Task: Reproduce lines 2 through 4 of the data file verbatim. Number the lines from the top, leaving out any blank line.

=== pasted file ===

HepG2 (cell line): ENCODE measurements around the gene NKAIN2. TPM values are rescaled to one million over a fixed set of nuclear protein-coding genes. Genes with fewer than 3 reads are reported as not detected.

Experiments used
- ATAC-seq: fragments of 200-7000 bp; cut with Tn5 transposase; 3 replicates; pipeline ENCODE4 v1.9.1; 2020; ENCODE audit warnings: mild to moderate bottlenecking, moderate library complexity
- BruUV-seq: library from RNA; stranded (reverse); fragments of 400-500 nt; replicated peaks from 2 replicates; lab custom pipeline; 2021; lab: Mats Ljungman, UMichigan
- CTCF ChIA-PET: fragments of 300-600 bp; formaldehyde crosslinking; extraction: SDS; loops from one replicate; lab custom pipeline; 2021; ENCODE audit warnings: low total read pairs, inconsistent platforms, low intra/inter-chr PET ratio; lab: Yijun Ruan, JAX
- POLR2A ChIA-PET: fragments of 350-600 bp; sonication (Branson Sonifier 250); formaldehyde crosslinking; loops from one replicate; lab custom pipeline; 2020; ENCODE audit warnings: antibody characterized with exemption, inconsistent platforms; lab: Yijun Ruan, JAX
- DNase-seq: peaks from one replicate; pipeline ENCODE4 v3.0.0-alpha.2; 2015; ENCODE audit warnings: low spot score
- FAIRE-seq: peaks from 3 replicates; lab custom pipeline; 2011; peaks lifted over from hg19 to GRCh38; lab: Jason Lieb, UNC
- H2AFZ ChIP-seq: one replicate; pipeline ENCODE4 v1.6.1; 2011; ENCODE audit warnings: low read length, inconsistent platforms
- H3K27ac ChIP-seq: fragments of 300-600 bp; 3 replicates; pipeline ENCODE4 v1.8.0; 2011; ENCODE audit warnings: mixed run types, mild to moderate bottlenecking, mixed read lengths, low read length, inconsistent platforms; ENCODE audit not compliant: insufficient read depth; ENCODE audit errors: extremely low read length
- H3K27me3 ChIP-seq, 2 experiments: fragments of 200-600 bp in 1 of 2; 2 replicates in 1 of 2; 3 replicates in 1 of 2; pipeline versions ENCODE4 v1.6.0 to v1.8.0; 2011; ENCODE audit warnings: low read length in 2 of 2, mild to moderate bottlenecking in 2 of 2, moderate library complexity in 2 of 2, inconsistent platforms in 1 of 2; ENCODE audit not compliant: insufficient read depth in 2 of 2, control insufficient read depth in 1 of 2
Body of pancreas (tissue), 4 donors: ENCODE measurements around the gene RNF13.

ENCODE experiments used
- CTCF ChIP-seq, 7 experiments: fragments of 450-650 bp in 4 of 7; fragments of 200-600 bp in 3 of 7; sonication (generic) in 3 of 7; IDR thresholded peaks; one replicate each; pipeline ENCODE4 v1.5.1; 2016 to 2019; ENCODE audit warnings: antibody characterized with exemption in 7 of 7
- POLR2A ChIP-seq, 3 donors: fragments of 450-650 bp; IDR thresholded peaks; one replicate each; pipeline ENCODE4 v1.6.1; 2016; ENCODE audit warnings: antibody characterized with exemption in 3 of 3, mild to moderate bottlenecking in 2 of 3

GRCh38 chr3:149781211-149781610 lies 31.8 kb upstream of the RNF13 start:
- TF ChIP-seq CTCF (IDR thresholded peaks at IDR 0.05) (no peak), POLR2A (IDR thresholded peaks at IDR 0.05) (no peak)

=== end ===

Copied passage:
Experiments used
- ATAC-seq: fragments of 200-7000 bp; cut with Tn5 transposase; 3 replicates; pipeline ENCODE4 v1.9.1; 2020; ENCODE audit warnings: mild to moderate bottlenecking, moderate library complexity
- BruUV-seq: library from RNA; stranded (reverse); fragments of 400-500 nt; replicated peaks from 2 replicates; lab custom pipeline; 2021; lab: Mats Ljungman, UMichigan